When a brokerage firm is closed due to bankruptcy or other financial difficulties and customer assets are missing, SIPC steps in as quickly as possible and works with the court-appointed SIPA Trustee to return customers’ cash or other existing assets. SIPC has the authority to administer funds to customers of failed brokerage firms as an advance against recovered assets. The current limit on any SIPC-administered advance is $500,000. SIPC, which is funded by brokerage firms, is neither a government agency nor a regulatory authority.

Bernard Madoff operated a Ponzi scheme through BLMIS. The essence of a Ponzi scheme is that customer requests for withdrawals from their accounts are satisfied by money taken from other customers. As a result, the only recoveries possible are customers’ cash deposits.

In the BLMIS Ponzi scheme, customers who withdrew money from their Madoff investment accounts were not withdrawing actual returns from actual investments; it was money stolen from other customers. There were no securities traded and the securities positions shown on the BLMIS statements were fictitious.

SIPA provides some protection to restore actual cash and securities lost in brokerage liquidations, but there isn’t any industry or government agency in the U.S. that “insures” against losses on fictitious profits in a Ponzi scheme.

For more information about SIPC, visit http://www.sipc.org.

What is SIPC's role in the ongoing Madoff liquidation proceeding?

Under the Securities Investor Protection Act (SIPA), the Securities Investor Protection Corporation (SIPC) specifies and the District Court appoints a SIPA Trustee whose job is to oversee the liquidation as directed by the law, to recover assets stolen in the fraud and to assemble the largest Customer Fund and General Estate possible so that all Bernard L. Madoff Investment Securities LLC (BLMIS) customers and creditors, as designated by the statute, can ultimately receive some compensation for their losses as a result of the unprecedented Madoff Ponzi scheme.

Cash advances to customers: In the BLMIS liquidation, SIPC has made cash advances – up to a maximum of $500,000 – available to the court-appointed SIPA Trustee to distribute to customers with allowed claims, as a way to expedite financial relief to these customers. As of November 20, 2014, SIPC has committed approximately $816.2 million to the BLMIS liquidation for this purpose. SIPC-committed advances will continue to increase as claims that are currently in litigation are allowed as a result of settlements or the conclusion of litigation. According to the provisions of SIPA, SIPC is reimbursed for its advances to customers once each respective customer claim is fully satisfied. As of the fourth pro rata interim distribution in the BLMIS liquidation proceeding, SIPC received $114.1 million in reimbursement from the BLMIS Customer Fund for advances paid on fully satisfied claims, leaving $702.1 million in SIPC advances outstanding.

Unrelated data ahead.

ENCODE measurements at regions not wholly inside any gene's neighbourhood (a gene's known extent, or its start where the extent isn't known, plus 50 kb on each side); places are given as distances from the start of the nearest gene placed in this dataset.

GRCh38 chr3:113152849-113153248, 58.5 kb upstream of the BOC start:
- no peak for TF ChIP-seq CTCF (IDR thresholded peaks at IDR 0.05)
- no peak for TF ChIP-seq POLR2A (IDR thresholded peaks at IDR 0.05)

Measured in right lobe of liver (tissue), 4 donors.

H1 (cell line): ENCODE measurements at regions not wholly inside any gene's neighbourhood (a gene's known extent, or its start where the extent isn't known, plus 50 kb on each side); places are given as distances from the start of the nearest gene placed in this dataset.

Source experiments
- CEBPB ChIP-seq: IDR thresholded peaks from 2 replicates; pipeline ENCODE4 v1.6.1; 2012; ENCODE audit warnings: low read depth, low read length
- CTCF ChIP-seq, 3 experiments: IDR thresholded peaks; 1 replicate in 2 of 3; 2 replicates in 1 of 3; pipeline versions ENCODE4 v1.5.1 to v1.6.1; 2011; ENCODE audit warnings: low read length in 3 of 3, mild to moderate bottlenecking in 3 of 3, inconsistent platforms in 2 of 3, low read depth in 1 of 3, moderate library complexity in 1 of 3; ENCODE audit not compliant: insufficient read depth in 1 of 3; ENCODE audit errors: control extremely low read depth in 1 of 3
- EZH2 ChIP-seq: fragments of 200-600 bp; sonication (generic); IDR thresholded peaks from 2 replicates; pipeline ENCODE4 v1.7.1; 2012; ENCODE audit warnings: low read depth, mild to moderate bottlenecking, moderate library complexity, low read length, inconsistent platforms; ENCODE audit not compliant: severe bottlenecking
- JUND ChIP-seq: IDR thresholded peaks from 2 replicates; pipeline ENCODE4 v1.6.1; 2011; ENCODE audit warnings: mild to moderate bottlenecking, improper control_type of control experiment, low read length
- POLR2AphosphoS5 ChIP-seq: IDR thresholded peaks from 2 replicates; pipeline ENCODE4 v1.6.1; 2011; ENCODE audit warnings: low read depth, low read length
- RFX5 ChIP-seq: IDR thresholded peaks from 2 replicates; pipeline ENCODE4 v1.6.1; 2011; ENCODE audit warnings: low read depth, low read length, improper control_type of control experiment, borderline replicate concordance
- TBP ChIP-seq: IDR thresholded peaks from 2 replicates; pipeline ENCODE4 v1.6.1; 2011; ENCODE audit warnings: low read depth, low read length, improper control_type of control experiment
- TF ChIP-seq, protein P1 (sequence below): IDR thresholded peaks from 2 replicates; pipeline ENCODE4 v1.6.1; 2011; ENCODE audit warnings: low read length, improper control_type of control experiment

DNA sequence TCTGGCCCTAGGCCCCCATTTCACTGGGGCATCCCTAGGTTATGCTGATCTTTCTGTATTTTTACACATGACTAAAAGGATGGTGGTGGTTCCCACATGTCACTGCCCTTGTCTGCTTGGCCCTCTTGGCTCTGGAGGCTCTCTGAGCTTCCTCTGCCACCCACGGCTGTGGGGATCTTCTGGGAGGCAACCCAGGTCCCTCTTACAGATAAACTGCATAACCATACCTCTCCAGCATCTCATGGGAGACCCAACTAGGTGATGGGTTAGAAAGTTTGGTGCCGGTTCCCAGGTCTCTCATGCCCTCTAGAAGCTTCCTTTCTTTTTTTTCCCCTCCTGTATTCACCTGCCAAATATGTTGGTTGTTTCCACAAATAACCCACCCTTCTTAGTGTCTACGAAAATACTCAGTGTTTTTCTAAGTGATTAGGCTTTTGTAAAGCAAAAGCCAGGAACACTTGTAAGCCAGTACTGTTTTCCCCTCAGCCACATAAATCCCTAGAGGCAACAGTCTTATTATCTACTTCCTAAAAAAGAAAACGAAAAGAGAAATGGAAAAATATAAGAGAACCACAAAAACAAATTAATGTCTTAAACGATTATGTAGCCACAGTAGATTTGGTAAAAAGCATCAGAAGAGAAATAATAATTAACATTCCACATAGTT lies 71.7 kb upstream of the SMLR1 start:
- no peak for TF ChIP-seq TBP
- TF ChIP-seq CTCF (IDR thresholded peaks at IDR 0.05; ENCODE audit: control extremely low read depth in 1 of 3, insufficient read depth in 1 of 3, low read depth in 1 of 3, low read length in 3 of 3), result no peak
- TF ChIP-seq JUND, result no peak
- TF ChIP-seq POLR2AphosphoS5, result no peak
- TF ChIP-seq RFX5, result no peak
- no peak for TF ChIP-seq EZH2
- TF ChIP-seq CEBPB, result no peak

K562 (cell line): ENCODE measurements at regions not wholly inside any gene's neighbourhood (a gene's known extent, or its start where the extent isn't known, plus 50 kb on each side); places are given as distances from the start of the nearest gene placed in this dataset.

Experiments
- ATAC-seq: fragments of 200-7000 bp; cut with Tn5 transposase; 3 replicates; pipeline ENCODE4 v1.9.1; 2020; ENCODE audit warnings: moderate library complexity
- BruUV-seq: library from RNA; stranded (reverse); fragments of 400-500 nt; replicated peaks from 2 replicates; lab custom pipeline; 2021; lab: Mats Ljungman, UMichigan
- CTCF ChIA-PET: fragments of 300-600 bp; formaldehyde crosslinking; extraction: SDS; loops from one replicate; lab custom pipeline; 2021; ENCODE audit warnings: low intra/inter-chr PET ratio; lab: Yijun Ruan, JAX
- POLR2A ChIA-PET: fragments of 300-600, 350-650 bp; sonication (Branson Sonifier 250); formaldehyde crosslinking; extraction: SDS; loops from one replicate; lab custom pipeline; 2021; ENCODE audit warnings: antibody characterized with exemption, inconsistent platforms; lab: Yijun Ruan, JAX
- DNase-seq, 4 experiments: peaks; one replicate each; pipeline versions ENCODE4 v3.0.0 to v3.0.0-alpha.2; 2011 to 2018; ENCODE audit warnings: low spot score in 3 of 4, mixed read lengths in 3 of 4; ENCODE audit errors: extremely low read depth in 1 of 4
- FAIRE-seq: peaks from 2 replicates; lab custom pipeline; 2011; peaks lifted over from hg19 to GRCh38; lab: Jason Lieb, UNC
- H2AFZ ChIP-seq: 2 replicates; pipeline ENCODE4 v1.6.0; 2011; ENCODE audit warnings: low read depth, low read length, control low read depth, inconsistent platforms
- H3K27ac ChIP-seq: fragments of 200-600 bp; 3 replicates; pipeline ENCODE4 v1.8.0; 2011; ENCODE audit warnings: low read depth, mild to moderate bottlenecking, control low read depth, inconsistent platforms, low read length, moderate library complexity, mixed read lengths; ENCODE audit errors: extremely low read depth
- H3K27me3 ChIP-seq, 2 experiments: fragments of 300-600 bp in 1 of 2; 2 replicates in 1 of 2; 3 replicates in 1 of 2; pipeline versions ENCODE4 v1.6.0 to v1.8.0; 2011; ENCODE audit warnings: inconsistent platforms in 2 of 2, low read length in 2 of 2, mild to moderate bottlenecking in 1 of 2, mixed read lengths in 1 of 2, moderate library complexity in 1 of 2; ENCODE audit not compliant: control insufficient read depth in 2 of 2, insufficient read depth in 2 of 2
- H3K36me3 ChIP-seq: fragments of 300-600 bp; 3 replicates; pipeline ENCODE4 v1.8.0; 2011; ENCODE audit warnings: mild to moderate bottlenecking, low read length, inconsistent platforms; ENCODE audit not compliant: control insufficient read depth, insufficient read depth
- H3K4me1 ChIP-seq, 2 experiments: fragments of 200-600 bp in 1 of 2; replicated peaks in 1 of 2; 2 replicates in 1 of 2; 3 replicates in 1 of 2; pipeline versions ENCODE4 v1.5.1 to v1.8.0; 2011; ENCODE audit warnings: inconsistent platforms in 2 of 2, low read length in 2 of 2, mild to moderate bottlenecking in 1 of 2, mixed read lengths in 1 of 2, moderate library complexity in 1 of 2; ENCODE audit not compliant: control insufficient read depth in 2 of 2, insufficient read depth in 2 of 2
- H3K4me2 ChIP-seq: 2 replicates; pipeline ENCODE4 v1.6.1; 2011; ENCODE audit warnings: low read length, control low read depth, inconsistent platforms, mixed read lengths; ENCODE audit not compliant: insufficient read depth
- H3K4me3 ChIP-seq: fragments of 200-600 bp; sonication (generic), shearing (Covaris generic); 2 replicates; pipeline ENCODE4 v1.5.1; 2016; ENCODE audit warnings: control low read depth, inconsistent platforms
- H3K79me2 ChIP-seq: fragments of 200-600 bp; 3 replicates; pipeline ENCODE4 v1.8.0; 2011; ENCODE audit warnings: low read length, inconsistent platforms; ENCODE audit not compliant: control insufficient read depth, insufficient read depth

One hundred percent of the SIPA Trustee's recoveries will be allocated to the Customer Fund for distribution to BLMIS customers with allowed claims. The reimbursements to SIPC are for the cash advances to BLMIS customers with allowed claims which are made when the BLMIS customer claim is first allowed.

In addition, SIPC advances monies from its financial industry-supported administrative fund for the work of the SIPA Trustee, his counsel and consultants as well as for the costs of administrating the liquidation. No fees or costs of administration are paid from recoveries obtained by the SIPA Trustee for the benefit of Bernard L. Madoff investment Securities LLC (BLMIS) customers with allowed claims.

I thought that SIPC could only give an advance of up to $100,000 when claims represented cash. Why are Madoff customers with allowed claims receiving $500,000?

At the time the liquidation commenced, the SIPA Trustee and SIPC elected to pay BLMIS customers the maximum advance of up to $500,000 against allowed claims.

AVOIDANCE ACTIONS

What can you tell us about the status of the "good faith" avoidance actions?

The SIPA Trustee was required by law to file most of these lawsuits by the second anniversary of the fraud’s discovery, which was December 11, 2010. Litigation against any Madoff customer is still considered the last resort, as the SIPA Trustee and his counsel prefer to work with each customer or their representatives, review their unique circumstances and arrive at an amicable resolution.

If extenuating financial or personal difficulties exist, the SIPA Trustee continues to urge those who believe they qualify to apply for the Hardship Program. The SIPA Trustee has also extended the time for applicants to answer or otherwise respond to avoidance action complaints while their hardship applications are pending.

In addition to dismissing cases as a result of demonstrated hardship, the SIPA Trustee has also not pursued cases in which the potential funds to be gathered doesn’t justify the effort required.

Finally, the SIPA Trustee has sent a last letter to avoidance action recipients who have not responded and are technically in default, giving them one last chance to begin negotiations.